Climate change is the story of Florida’s future. No other state has as much at risk.
That’s why six of the leading news organizations in Florida have formed a partnership to share stories and work together to report on the complex challenges of climate change. The founding members include the Miami Herald, the South Florida Sun Sentinel, the Tampa Bay Times, the Palm Beach Post, the Orlando Sentinel and WLRN Public Media.
“This is an opportunity to maximize our ability to cover the biggest story of our lives — the threat of climate change,” Julie Anderson, editor and chief of the South Florida Sun Sentinel and Orlando Sentinel, said in a statement released Tuesday announcing the collaboration.
The initiative was born out of another successful partnership between news outlets — the award-winning editorial collaboration “The Invading Sea.” Opinion editors at the Miami Herald, the South Florida Sun Sentinel, the Palm Beach Post and WLRN Public Media shared editorials and featured columns from residents and experts on the topic of sea level rise adaptation.
More newsroom are expected to join The Florida Climate Reporting Network, and partners have already begun sharing stories and ideas to strengthen climate reporting in the state.
“The network will expand the initiative to the entire state, lead with a news reporting focus and broaden the topic to other climate change effects beyond rising seas,” Mindy Marques, publisher and president of the Miami Herald, said in a statement. “In addition to sharing our stories written by our own staffs, our hope is that we will collaborate directly on some enterprise projects.”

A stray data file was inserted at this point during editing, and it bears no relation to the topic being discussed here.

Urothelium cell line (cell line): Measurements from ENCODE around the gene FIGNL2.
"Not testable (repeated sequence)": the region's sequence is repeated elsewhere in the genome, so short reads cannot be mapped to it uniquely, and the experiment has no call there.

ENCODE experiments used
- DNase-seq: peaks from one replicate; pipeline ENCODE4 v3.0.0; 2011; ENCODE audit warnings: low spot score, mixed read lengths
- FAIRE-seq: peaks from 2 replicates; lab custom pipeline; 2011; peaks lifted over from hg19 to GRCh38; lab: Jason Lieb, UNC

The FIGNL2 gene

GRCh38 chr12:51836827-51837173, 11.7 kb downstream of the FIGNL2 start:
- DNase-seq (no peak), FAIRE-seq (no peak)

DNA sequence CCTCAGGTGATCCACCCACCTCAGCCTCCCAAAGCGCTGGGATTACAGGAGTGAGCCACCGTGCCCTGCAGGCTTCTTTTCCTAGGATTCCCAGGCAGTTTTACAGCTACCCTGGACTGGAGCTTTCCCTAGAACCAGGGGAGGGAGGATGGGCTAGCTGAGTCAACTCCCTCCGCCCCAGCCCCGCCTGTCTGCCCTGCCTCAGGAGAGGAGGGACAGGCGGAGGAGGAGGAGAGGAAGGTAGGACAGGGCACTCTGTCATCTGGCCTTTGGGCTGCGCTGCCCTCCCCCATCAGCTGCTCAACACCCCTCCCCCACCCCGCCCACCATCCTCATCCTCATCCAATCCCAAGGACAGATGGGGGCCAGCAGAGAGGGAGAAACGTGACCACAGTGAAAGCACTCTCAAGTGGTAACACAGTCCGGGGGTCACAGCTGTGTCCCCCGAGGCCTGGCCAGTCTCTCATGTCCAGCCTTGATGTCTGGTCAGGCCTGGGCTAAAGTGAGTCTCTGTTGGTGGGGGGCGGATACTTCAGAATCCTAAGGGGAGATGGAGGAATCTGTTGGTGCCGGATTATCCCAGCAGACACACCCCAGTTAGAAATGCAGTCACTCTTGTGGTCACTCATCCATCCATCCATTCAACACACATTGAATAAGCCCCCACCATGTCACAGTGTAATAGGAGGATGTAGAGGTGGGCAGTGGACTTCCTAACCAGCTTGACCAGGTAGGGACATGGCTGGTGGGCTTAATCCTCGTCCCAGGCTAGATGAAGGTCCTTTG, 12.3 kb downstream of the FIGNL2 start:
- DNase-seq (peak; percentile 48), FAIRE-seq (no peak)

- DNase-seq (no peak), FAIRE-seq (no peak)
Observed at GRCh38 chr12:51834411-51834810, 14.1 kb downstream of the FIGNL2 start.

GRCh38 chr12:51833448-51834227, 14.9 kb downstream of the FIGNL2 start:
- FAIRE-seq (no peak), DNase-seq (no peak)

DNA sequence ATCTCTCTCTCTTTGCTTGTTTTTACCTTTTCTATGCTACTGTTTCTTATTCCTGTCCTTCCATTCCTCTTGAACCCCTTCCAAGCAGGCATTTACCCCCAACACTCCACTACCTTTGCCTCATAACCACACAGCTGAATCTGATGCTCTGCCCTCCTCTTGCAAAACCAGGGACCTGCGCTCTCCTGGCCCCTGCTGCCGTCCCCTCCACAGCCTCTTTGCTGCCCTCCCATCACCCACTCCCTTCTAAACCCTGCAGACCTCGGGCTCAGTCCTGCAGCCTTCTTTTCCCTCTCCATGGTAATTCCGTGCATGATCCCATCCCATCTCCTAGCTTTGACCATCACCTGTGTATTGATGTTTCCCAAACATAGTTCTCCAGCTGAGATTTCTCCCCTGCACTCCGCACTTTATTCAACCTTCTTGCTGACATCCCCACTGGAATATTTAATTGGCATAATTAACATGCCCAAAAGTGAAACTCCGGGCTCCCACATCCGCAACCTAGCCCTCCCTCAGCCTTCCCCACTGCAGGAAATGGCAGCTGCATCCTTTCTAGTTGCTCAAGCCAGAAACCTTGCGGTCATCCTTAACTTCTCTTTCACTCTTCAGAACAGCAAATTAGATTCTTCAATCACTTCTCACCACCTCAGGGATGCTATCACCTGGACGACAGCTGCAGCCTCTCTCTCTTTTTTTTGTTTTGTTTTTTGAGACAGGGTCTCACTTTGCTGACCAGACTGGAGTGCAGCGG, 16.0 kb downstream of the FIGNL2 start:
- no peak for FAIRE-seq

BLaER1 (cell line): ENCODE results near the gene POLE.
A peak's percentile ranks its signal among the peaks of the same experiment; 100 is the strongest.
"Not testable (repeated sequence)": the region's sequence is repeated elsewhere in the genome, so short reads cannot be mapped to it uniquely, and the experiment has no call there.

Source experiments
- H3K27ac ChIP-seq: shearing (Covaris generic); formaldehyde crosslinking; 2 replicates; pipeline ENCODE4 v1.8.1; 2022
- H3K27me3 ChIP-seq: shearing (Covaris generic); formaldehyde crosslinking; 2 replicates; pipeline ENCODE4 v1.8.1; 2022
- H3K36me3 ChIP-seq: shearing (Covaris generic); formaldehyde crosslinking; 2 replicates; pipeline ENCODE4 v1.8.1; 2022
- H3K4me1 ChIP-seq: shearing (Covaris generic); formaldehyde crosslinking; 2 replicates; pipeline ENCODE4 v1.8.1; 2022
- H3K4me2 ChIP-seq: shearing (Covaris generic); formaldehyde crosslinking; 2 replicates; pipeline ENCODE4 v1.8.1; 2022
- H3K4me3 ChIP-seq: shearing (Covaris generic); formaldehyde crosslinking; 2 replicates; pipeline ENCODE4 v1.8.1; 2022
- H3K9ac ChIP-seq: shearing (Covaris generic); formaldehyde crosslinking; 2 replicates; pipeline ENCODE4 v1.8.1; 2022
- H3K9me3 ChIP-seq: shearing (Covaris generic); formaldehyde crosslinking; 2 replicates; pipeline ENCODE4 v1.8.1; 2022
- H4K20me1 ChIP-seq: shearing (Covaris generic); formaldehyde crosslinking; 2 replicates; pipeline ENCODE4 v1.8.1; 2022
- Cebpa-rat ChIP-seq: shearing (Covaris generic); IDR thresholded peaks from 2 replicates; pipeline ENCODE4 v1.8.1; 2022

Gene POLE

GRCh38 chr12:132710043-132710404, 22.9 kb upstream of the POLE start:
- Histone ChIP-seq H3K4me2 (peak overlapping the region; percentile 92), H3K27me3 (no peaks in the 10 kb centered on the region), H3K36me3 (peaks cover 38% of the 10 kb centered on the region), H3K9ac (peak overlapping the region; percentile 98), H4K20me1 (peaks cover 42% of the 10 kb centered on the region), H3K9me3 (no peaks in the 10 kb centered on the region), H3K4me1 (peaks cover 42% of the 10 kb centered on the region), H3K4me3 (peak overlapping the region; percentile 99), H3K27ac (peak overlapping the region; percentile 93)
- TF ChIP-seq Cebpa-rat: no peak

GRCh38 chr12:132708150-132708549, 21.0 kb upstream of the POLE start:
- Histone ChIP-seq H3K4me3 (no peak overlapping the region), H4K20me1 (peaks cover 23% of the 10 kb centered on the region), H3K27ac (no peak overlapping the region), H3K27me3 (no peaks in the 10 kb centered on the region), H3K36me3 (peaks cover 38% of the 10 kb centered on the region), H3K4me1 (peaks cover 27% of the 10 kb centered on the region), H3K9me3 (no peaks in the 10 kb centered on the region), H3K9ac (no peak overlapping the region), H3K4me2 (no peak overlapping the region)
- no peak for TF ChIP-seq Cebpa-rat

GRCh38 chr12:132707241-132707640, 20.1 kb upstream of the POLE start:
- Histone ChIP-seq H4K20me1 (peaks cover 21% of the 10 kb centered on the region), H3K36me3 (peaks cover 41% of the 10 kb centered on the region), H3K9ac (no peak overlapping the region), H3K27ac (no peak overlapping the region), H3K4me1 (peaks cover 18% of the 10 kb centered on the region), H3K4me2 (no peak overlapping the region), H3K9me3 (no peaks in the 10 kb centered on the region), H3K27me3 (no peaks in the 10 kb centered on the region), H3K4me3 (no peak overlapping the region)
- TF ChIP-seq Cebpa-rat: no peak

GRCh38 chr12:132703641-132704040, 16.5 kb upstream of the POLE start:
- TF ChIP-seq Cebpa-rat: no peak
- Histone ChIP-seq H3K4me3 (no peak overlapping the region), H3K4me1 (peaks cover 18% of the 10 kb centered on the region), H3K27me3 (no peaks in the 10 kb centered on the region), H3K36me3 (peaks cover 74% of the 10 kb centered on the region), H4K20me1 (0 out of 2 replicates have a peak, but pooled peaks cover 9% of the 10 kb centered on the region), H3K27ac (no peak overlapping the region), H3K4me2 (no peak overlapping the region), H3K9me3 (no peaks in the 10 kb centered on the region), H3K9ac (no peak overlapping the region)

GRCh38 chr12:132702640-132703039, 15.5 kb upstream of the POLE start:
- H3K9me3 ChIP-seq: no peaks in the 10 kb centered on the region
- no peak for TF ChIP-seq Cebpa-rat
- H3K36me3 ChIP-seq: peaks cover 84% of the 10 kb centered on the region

Florida newspapers and public radio already have a long history of aggressive reporting on environmental issues but the network also will seek to add new and expert voices.
“We are exploring ways to build this partnership to include universities and nonprofit newsrooms in addition to the partners now in the fold,” Mark Katches, executive editor of the Tampa Bay Times, said in a statement.
News outlets will continue to share editorials and columns as well as climate change-related news stories.
“Based on surveys already conducted by WLRN, data demonstrates that our community wants more local news regarding the environment and climate change. It is a global challenge that demands local knowledge,” said WLRN Vice President of News Tom Hudson. “This collaborative is a bold move that harnesses the top news organizations in Florida in ways that are innovative, unique and meaningful.”
The news-side collaboration will tackle topics ranging from building resilience to increasingly deadly hurricanes to the impact of a warming world on Florida’s $104 billion agriculture industry. Then there are the threats to the big engine of Florida’s economy. Billions of dollars in waterfront real estate are at risk on multiple fronts: rising seas and stronger storm surge threaten structural damage, and anxious buyers and lenders — plus skyrocketing insurance — have already started to push down property values in vulnerable places.